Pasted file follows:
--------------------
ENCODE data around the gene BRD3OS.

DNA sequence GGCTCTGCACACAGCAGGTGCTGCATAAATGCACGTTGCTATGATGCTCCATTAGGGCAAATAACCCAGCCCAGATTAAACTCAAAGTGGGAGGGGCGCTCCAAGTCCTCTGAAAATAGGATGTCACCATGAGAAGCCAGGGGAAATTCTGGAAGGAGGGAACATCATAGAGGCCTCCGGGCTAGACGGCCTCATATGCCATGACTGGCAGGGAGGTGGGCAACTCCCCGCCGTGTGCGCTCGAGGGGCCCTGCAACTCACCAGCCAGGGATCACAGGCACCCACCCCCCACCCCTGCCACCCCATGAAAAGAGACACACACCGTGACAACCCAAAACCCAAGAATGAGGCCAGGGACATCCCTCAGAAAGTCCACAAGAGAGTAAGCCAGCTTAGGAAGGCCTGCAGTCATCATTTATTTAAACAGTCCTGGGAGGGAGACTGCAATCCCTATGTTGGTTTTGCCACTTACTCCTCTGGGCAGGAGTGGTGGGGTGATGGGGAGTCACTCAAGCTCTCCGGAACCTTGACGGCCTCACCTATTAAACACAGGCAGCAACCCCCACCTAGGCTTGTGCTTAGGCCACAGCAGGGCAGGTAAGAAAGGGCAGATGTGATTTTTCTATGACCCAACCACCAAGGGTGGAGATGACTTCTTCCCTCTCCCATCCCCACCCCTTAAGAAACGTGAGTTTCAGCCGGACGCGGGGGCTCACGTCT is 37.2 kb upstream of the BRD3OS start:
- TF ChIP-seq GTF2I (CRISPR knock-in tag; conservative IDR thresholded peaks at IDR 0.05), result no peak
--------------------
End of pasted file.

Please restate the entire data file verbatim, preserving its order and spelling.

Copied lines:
ENCODE data around the gene BRD3OS.

DNA sequence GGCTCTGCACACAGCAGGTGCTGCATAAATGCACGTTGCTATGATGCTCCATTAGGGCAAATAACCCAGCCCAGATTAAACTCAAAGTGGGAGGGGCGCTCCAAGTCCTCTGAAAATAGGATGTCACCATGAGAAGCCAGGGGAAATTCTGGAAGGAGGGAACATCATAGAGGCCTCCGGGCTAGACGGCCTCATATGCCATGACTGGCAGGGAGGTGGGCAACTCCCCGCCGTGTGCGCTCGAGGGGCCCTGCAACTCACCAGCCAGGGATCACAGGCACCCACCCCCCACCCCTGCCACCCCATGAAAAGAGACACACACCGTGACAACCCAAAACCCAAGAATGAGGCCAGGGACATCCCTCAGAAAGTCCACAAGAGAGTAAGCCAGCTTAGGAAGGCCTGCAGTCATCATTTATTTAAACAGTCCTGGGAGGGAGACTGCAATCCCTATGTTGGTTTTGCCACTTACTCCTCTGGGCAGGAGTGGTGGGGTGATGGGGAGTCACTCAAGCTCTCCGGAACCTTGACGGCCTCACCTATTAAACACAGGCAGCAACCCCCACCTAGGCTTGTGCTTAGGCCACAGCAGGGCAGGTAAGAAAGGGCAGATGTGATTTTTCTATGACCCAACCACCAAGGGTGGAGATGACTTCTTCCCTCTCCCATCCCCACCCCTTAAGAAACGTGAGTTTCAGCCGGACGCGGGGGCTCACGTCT is 37.2 kb upstream of the BRD3OS start:
- TF ChIP-seq GTF2I (CRISPR knock-in tag; conservative IDR thresholded peaks at IDR 0.05), result no peak